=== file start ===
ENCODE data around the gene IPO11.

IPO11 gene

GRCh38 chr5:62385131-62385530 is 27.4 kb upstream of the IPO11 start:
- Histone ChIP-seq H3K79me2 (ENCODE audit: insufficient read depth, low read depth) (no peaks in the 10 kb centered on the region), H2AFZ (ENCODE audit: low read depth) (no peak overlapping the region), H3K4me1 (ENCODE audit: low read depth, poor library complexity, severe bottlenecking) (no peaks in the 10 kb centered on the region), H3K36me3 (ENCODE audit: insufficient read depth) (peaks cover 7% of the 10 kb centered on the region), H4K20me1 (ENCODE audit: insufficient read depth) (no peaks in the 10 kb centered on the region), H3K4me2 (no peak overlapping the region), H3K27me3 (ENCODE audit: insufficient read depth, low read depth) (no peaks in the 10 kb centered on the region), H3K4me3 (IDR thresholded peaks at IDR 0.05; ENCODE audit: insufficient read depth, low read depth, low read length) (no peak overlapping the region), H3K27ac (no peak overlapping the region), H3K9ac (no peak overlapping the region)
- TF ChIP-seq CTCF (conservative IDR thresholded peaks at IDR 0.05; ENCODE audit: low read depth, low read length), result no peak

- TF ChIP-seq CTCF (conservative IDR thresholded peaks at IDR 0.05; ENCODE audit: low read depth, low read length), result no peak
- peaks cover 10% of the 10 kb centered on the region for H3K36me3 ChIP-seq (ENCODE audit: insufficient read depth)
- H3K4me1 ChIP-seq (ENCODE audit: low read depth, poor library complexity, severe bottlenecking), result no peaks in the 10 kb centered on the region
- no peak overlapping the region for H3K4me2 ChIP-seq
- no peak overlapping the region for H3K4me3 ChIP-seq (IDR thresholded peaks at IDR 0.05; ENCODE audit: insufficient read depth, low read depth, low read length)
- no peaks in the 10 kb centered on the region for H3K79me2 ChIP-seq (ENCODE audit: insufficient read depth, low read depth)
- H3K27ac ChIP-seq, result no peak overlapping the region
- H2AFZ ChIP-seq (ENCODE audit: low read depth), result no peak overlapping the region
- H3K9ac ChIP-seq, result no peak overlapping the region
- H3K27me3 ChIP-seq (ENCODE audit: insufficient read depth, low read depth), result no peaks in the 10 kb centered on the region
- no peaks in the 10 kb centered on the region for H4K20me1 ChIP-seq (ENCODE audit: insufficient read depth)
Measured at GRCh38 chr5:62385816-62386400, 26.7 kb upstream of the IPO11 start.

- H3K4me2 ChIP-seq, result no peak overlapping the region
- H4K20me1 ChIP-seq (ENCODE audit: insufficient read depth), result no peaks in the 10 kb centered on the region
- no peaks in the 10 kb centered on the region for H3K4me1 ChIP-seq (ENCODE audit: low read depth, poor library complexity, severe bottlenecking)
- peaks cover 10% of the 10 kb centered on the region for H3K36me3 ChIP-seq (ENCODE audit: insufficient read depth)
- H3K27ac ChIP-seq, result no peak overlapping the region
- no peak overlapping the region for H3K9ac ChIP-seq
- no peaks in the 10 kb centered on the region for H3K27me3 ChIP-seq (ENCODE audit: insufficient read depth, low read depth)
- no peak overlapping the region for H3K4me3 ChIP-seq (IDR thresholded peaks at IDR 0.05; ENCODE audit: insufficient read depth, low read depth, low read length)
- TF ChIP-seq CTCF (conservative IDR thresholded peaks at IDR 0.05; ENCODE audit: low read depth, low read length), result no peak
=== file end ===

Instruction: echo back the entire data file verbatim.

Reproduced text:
ENCODE data around the gene IPO11.

IPO11 gene

GRCh38 chr5:62385131-62385530 is 27.4 kb upstream of the IPO11 start:
- Histone ChIP-seq H3K79me2 (ENCODE audit: insufficient read depth, low read depth) (no peaks in the 10 kb centered on the region), H2AFZ (ENCODE audit: low read depth) (no peak overlapping the region), H3K4me1 (ENCODE audit: low read depth, poor library complexity, severe bottlenecking) (no peaks in the 10 kb centered on the region), H3K36me3 (ENCODE audit: insufficient read depth) (peaks cover 7% of the 10 kb centered on the region), H4K20me1 (ENCODE audit: insufficient read depth) (no peaks in the 10 kb centered on the region), H3K4me2 (no peak overlapping the region), H3K27me3 (ENCODE audit: insufficient read depth, low read depth) (no peaks in the 10 kb centered on the region), H3K4me3 (IDR thresholded peaks at IDR 0.05; ENCODE audit: insufficient read depth, low read depth, low read length) (no peak overlapping the region), H3K27ac (no peak overlapping the region), H3K9ac (no peak overlapping the region)
- TF ChIP-seq CTCF (conservative IDR thresholded peaks at IDR 0.05; ENCODE audit: low read depth, low read length), result no peak

- TF ChIP-seq CTCF (conservative IDR thresholded peaks at IDR 0.05; ENCODE audit: low read depth, low read length), result no peak
- peaks cover 10% of the 10 kb centered on the region for H3K36me3 ChIP-seq (ENCODE audit: insufficient read depth)
- H3K4me1 ChIP-seq (ENCODE audit: low read depth, poor library complexity, severe bottlenecking), result no peaks in the 10 kb centered on the region
- no peak overlapping the region for H3K4me2 ChIP-seq
- no peak overlapping the region for H3K4me3 ChIP-seq (IDR thresholded peaks at IDR 0.05; ENCODE audit: insufficient read depth, low read depth, low read length)
- no peaks in the 10 kb centered on the region for H3K79me2 ChIP-seq (ENCODE audit: insufficient read depth, low read depth)
- H3K27ac ChIP-seq, result no peak overlapping the region
- H2AFZ ChIP-seq (ENCODE audit: low read depth), result no peak overlapping the region
- H3K9ac ChIP-seq, result no peak overlapping the region
- H3K27me3 ChIP-seq (ENCODE audit: insufficient read depth, low read depth), result no peaks in the 10 kb centered on the region
- no peaks in the 10 kb centered on the region for H4K20me1 ChIP-seq (ENCODE audit: insufficient read depth)
Measured at GRCh38 chr5:62385816-62386400, 26.7 kb upstream of the IPO11 start.

- H3K4me2 ChIP-seq, result no peak overlapping the region
- H4K20me1 ChIP-seq (ENCODE audit: insufficient read depth), result no peaks in the 10 kb centered on the region
- no peaks in the 10 kb centered on the region for H3K4me1 ChIP-seq (ENCODE audit: low read depth, poor library complexity, severe bottlenecking)
- peaks cover 10% of the 10 kb centered on the region for H3K36me3 ChIP-seq (ENCODE audit: insufficient read depth)
- H3K27ac ChIP-seq, result no peak overlapping the region
- no peak overlapping the region for H3K9ac ChIP-seq
- no peaks in the 10 kb centered on the region for H3K27me3 ChIP-seq (ENCODE audit: insufficient read depth, low read depth)
- no peak overlapping the region for H3K4me3 ChIP-seq (IDR thresholded peaks at IDR 0.05; ENCODE audit: insufficient read depth, low read depth, low read length)
- TF ChIP-seq CTCF (conservative IDR thresholded peaks at IDR 0.05; ENCODE audit: low read depth, low read length), result no peak